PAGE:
Time to take sugary boxed cereals off your morning kitchen playlist; instead, rise and dine on this fetching bowl of good nutrition. The beet purée is deliciously sweet and pairs perfectly with velvety Greek yogurt and crunchy skillet muesli.
Roasting beets in the oven heightens their natural sweetness, making it an ideal way to prepare them for this purée. Alternatively, however, you can place beets in a steamer basket set over 2 in (5 cm) of water and steam until fork tender, about 15 to 20 minutes.
Preheat oven to 400 F (200 C). Place beets on baking sheet and toss with oil. Roast until tender, stirring once, about 35 minutes. Let beets cool.
Place cooked beets in blender container along with coconut milk, lime juice, 2 Tbsp (30 mL) honey, mint (if using), ginger, 1/2 tsp (2 mL) cinnamon, and salt; blend until smooth. Chill mixture until needed.
To make muesli, heat coconut oil and 1 Tbsp (15 mL) honey in skillet over medium heat until liquefied. Add rolled oats or quinoa flakes, pumpkin seeds, cranberries, 1/2 tsp (2 mL) cinnamon, and a pinch of salt to skillet. Heat until grains are toasted, about 5 minutes, stirring frequently. Spread mixture on baking sheet or cutting board to cool.
To serve, place about 1/2 cup (125 mL) yogurt in each serving bowl and stir in some beet pureu0301e. Top with muesli mixture and cacao nibs if desired.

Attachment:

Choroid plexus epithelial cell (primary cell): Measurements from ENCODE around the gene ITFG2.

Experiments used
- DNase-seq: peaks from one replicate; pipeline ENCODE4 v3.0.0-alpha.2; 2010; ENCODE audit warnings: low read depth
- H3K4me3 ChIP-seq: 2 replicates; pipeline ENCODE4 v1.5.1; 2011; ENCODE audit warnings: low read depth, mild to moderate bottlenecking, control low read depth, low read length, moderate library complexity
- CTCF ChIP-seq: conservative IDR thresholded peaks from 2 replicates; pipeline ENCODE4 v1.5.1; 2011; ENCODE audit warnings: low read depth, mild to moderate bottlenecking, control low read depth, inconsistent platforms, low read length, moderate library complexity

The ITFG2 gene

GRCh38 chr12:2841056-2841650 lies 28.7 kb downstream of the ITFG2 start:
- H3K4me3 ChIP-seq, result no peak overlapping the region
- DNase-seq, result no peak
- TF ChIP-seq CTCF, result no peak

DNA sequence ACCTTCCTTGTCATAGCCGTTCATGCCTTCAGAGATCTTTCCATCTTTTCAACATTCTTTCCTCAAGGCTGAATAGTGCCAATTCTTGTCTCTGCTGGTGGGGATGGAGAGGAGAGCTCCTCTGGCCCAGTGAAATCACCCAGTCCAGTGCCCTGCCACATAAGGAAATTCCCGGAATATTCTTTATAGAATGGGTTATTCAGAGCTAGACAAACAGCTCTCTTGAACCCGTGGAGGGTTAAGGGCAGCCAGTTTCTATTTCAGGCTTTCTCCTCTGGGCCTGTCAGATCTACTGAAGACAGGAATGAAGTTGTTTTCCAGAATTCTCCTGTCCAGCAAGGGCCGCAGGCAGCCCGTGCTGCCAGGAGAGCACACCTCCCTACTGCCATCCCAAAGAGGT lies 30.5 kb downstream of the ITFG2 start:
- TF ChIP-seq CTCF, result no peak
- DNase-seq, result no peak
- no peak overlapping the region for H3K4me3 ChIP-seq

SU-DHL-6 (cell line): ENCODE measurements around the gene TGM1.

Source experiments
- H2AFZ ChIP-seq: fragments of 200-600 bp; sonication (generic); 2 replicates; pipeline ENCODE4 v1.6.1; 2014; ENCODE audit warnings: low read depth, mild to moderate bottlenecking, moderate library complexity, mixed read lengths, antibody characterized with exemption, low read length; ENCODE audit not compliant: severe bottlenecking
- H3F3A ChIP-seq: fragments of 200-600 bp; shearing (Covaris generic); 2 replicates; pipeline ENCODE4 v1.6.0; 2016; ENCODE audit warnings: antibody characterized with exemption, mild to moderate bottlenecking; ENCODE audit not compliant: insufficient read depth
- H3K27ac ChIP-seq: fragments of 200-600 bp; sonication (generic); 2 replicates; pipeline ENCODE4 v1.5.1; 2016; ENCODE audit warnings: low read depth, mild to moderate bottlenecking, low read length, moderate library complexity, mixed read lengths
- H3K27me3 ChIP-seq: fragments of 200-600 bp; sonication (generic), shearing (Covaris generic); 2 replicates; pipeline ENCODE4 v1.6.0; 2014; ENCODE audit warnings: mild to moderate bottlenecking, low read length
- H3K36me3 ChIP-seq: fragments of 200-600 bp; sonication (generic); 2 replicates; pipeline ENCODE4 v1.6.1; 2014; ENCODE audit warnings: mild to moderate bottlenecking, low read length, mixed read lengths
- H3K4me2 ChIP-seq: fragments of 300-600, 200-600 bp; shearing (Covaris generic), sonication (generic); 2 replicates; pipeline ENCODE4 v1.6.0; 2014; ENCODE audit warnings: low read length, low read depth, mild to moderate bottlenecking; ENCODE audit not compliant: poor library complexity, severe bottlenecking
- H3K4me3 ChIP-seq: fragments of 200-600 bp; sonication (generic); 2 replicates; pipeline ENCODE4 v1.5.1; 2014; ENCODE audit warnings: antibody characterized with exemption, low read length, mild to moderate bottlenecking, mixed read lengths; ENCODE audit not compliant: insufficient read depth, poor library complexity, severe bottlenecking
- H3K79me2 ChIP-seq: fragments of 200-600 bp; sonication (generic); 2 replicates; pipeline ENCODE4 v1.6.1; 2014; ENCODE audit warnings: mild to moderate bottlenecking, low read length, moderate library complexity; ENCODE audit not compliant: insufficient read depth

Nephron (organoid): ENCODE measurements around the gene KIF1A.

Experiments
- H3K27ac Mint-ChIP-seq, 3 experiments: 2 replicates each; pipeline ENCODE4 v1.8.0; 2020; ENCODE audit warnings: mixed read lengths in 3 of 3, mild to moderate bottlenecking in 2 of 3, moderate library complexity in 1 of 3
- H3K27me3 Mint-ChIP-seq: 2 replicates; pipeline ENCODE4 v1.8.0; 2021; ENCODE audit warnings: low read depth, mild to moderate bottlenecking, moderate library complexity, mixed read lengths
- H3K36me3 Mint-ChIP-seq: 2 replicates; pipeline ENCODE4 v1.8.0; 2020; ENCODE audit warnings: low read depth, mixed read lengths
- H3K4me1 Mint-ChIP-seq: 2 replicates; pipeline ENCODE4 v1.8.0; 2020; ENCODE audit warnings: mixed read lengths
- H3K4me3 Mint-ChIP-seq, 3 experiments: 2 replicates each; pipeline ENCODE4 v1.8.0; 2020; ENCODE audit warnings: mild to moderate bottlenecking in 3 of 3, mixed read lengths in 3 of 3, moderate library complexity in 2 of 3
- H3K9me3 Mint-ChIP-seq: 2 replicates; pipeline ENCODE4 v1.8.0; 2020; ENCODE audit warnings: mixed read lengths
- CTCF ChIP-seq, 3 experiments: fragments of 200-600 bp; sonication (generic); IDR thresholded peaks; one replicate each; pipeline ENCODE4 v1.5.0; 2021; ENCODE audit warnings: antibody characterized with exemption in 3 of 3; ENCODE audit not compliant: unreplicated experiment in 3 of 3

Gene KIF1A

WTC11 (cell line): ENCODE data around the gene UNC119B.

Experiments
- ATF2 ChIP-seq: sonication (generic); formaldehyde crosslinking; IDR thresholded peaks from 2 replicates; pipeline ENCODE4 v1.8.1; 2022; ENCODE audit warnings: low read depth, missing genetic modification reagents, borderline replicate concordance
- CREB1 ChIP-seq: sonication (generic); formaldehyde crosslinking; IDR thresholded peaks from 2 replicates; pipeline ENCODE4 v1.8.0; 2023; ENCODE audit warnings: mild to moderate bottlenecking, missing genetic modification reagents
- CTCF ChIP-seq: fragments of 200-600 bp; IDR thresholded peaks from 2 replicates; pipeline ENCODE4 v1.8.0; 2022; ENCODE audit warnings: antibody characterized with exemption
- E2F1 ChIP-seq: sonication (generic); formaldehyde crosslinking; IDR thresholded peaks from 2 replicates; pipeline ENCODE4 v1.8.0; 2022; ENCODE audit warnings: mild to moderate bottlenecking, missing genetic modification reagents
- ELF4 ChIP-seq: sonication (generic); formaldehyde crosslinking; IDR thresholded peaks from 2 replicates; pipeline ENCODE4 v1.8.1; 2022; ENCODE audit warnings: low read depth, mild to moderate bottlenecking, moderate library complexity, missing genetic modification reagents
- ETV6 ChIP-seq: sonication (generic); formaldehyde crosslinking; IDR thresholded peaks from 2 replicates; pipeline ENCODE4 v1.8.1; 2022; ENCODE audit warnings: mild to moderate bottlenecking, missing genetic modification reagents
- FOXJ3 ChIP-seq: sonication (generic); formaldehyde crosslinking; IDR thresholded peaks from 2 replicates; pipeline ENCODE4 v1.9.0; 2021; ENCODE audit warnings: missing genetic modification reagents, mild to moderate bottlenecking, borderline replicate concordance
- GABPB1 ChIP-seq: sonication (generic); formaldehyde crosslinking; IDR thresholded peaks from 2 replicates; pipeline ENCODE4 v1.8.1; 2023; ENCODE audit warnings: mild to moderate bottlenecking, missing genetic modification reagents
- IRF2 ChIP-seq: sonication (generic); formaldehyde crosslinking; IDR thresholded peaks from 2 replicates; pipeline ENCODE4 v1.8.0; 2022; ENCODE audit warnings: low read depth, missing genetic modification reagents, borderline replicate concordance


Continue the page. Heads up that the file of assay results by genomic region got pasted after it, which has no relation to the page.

This vibrant soup is a soul-soothing hug in a bowl. Blue and purple fruits and vegetables contain powerful antioxidants called anthocyanins that promote health and proper brain function. Apple swap Try swapping out the apples in this recipe for pears. Just like the apples, the subtle sweetness of pears helps balance out the earthiness of the cabbage.
Deep green fruits and vegetables are high on the list of health-promoting foods. Green foods have been shown to contain high amounts of antioxidants and nutrients that promote good cardiovascular health and can inhibit certain carcinogens. Serve this frittata alongside a leafy green salad for an unbeatable green culinary experience. Versatile leftovers Any leftover frittata makes a wonderful filling for a sandwich along with other thinly sliced vegetables you have on hand and a smear of hummus.
This creamy dip will be your go-to for dunking vegetables or for spooning over roast chicken or root vegetables as a sauce. Compounds found in fennel have been shown to stimulate the production of T-cells in our body, which, in turn, may help improve our immune response to infections. If white is right If you would like to stay on the white theme, try serving this dip with an array of white vegetables such as endive leaves, jicama sticks, daikon rounds, steamed nugget potatoes, and cauliflower florets.
The stars of this delicious curry dish are yellow and orange fruits and vegetables, which are high in a form of carotenoids called xanthophylls. These compounds have more of a yellow pigment as opposed to their orangier cousins, the carotenes. While a powerful antioxidant, xanthophylls are mostly associated with maintaining good eye health. Mix and match This curry is easily adaptable to whichever vegetables you have on hand. Experiment to find your favourite combination.